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347175 (6) [Avatar] Offline
#1
In Chapter 2, you make the following statement ...

"At this point it should be pretty clear that lambda functions, all by themselves, can be immensely powerful."

It is not "pretty clear" to me.
I don't see the value proposition from the examples presented.
No benefit has been shown over a named function.
You've illustrated how a where clause can be substituted.
But we already have the where clause, so how does this solution confer additional benefit over what is already available by using a where clause?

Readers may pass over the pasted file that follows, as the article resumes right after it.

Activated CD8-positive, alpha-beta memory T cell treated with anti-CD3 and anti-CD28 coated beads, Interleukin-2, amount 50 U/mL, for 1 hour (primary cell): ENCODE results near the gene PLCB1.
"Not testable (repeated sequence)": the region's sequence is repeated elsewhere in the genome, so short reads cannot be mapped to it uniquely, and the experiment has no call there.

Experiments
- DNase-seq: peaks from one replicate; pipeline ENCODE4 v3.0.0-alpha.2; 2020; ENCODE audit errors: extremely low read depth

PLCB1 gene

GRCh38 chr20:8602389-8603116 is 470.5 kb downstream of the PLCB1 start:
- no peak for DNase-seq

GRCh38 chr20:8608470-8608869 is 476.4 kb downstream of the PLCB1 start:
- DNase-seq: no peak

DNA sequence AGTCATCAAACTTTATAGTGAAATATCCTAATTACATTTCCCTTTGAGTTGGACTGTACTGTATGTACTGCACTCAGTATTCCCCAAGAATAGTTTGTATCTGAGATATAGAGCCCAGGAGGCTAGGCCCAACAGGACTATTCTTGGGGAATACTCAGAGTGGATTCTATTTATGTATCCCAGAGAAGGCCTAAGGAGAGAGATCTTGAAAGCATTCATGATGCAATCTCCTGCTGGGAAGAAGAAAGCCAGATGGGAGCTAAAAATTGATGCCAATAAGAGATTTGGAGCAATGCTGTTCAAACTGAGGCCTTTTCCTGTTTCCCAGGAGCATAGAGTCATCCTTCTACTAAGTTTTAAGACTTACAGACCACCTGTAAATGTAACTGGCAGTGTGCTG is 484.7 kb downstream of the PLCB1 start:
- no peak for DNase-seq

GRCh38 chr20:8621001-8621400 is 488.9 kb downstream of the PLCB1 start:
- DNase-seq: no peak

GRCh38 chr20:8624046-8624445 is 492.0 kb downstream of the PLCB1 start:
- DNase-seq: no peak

Please be precise as to exactly what you mean by "immense power".
What exactly can be done with a lambda function that cannot be done by other means and why exactly is this of immense value?

P.S. You followed this statement with an example to "drive home the point" in which you defined a function called "overwrite" but then failed to actually invoke it. Consequently, the point was not "driven home".